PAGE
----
Due to a bug (i assume) resynctool is not able to work with 7 or 8 figure OTP’s (it will present you with the error message: resynctool: passcode 1 wrong length). There is also a second bug (maybe we should call it an discrepancy). While resynctool writes: 0000000000000003 meaning the first two OTP’s have been used and the next to be presented is number 3, the otp server reads that 0000000000000003 as: the first three OTP’s have been used and the next to be presented is number 4. So change the number back to 0000000000000002 or generate an OTP from you cellphone and don’t use it.

Testing authentication

start up otpd as root in debug mode:

# otpd -D
otpd: otpd 3.1.0 starting
otpd: accept_thread: tid=3086179248

Now generate an OTP from your phone and test it with:

# otpauth -u foo -p 549855 -s /var/run/otpd/socket
0 (ok)

On the otp server you will see:

otpd: accept_thread: plugin accept fd=5
otpd: work_thread: tid=3076053936, fd=5
otpd: work_thread(3076053936,5): handling plugin request for [foo]
otpd: verify: [foo], sync challenge t:0 e:0 0000000000000004, expecting response 549855
otpd: verify: user [foo] authentication succeeded
otpd: work_thread(3076053936,5): plugin disconnect

If you don’t see a 0 (ok) from otpauth, you might get a 3 (authentication error) which means you didn’t present the expected OTP to the server. In the server debug window you will see 5 OTP’s (configurable through /etc/otpd.conf) which the server expects from that user account. Generate another one from you phone an you will immediately see if that one is in the list and will work.
If you get a 5 (service error) there is something wrong with your configuration and you have to fix that first before authentication will work.

You might want to play around a little bit more with the HOTP software to get a grip on how it’s working. An easier way to generate the OTP’s is through a small perl program on your computer. For this you have to install the Authen::HOTP module:

perl -MCPAN -e 'install Authen::HOTP'

And then create this program:

  1. #!/usr/bin/perl
  2. use Authen::HOTP qw(hotp);
  3. use strict;
  5. my $secret="44D060008BF440A2F9FF588AAD537F78B820F200";
  6. my $counter=$ARGV[1];
  7. my $digits=$ARGV[0];
  9. my $pass = hotp($secret, $counter, $digits);
  10. print "$pass\n";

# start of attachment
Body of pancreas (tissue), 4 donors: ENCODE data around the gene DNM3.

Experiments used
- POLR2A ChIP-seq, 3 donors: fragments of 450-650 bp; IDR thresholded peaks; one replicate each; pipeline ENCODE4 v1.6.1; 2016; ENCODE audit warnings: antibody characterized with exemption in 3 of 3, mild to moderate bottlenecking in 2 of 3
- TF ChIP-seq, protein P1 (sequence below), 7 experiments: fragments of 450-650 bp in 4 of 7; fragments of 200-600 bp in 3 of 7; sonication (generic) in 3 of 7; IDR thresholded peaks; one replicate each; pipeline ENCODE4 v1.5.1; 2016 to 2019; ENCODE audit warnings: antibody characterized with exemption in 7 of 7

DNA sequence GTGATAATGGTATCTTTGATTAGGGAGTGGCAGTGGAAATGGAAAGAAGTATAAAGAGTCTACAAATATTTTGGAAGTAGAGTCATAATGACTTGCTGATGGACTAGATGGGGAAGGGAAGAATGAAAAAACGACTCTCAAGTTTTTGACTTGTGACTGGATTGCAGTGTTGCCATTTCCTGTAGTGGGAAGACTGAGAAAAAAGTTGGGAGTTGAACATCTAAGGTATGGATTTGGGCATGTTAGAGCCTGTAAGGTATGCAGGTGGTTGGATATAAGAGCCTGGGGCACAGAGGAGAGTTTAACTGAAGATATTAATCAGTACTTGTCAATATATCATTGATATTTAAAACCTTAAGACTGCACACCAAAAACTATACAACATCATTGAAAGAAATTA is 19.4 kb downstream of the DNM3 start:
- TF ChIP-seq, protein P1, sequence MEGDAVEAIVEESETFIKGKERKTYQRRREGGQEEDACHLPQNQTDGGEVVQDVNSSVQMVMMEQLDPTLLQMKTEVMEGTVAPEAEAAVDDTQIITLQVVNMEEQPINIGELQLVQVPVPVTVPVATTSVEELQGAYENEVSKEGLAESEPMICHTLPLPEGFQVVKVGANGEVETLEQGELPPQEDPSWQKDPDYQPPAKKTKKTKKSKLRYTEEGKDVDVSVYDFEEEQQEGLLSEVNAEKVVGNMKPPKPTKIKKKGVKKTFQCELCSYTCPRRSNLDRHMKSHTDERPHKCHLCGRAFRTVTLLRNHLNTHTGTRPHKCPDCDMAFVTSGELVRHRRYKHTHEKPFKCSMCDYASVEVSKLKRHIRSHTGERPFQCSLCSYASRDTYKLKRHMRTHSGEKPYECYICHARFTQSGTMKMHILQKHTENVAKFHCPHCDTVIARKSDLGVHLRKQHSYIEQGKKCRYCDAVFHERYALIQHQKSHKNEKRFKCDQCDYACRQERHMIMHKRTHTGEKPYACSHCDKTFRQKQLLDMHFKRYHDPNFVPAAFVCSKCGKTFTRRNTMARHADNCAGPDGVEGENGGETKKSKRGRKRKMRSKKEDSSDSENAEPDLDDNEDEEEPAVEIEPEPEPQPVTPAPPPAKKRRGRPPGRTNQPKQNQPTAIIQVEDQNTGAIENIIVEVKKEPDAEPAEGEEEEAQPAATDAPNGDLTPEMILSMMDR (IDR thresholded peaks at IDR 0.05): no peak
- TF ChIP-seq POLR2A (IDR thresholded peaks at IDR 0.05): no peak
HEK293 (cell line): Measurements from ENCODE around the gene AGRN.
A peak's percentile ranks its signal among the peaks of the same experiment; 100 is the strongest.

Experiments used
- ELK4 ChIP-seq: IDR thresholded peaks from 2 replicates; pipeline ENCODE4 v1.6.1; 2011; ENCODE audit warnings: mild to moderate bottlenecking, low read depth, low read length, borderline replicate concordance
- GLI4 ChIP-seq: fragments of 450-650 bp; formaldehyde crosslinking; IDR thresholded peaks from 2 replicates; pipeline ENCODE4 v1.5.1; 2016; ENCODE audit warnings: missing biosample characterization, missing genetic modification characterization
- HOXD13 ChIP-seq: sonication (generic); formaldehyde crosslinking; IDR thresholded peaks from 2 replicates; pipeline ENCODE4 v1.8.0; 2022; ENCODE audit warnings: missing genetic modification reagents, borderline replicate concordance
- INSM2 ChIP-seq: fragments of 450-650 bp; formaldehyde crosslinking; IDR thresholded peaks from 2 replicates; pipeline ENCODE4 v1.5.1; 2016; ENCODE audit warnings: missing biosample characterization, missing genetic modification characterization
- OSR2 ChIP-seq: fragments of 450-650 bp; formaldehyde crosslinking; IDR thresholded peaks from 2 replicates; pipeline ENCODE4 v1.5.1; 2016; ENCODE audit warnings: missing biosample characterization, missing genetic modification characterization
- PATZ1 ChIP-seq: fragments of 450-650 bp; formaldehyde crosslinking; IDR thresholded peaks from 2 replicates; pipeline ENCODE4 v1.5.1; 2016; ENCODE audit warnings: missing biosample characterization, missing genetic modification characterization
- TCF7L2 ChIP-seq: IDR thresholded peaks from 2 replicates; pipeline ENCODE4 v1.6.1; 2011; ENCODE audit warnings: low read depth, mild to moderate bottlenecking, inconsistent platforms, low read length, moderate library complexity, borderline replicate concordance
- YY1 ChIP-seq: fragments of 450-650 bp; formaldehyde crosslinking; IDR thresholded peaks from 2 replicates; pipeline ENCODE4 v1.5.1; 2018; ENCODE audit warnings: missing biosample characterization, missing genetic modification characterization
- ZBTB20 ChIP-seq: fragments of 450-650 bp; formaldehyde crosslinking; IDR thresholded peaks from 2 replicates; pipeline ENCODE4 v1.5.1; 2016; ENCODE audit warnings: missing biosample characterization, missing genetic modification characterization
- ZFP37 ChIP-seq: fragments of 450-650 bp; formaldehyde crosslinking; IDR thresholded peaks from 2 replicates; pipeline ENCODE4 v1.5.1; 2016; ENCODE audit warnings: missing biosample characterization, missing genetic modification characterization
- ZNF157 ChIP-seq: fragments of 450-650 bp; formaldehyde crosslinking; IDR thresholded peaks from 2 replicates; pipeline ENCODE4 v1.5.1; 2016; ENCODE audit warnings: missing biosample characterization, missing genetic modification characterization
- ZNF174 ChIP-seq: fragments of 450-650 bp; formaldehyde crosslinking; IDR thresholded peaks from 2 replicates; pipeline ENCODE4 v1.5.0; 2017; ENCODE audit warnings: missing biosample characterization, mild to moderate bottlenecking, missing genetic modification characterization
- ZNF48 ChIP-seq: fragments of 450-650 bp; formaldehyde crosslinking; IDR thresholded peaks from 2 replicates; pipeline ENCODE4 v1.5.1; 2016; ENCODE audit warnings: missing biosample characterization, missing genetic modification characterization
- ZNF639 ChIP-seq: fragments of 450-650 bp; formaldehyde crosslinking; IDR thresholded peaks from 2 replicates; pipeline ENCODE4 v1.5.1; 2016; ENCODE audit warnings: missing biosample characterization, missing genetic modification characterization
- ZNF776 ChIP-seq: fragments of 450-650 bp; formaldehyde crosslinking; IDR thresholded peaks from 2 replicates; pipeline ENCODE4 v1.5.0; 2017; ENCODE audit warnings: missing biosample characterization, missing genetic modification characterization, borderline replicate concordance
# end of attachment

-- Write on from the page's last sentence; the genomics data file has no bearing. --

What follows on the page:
Now it’s a easy as:

# ./ 6 5

If you got a successful authentication we can proceed to doing something useful with HOTP. Tri-D delivers a pam-otp module which you can use on a local system to replace your standard username/password authentication dialog. But they really recommend using the OTP daemon through RADIUS.
So download freeradius and compile & install:

cd /tmp
gtar jxvf freeradius-1.1.7.tar.bz2
cd freeradius-1.1.7
make install

cd redhat/
cat rc.radiusd-redhat > /etc/init.d/radiusd
chkconfig --add radiusd
chkconfig --list radiusd
radiusd         0:off   1:off   2:off   3:off   4:off   5:off   6:off

On my redhat system i had to modify /etc/init.d/radiusd to read:
and i had to run ldconfig again or otherwise radiusd would complain about
a missing

Modify the radius configuration /usr/local/etc/raddb/radiusd.conf to allow for One Time Passwords:

  • remove the comment (#) before: $INCLUDE ${confdir}/otp.conf
  • add otp directly below authorize {
  • add otp directly below authenticate {

And start otpd and the radius service up:

# otpd
# service radiusd start
Starten van RADIUS server:                                 [  OK  ]

Now we can test OTP authentication through RADIUS with the radtest program:

# ./ 6 11

# radtest foo 885417 localhost 10 testing123
Sending Access-Request of id 197 to port 1812
        User-Name = "foo"
        User-Password = "885417"
        NAS-IP-Address =
        NAS-Port = 10
rad_recv: Access-Accept packet from host, id=197, length=20

# tail -1 /var/log/messages
May  1 23:25:10 vortex otpd[11395]: verify: user [foo] authentication succeeded

testing123 is the default RADIUS secret for localhost, you MUST change that in:
/usr/local/etc/raddb/clients.conf, the NAS port number (10) is not used.

On my testbox there was no pam_radius_auth module, so:

cd /tmp
gtar zxvf pam_radius-1.3.17.tar.gz
cd pam_radius-1.3.17
cp /lib/security/
cat  pam_radius_auth.conf > /etc/raddb/server
chmod go-rwx /etc/raddb/server

Edit /etc/raddb/server to match te secret for localhost in /usr/local/etc/raddb/clients.conf, next add a line in /etc/pam.d/system-auth like this:

auth        required      /lib/security/$ISA/
auth        sufficient    /lib/security/$ISA/ likeauth nullok
auth        sufficient    /lib/security/ try_first_pass
auth        required      /lib/security/$ISA/

This will allow normal password authentication, but if you are providing an OTP the unix password authentication will fail and the OTP is passed on to the pam_radius_auth module for validation.

You can also use OTP authentication on you Apache webserver by using the mod_auth_radius module.

Have fun!

Foo Bar Quux
Tri-D QuickStart Guide

Update 20080529
Since it looks like the Tri-D site is offline, i will make my copies of otpd and pam_otp_auth available for download: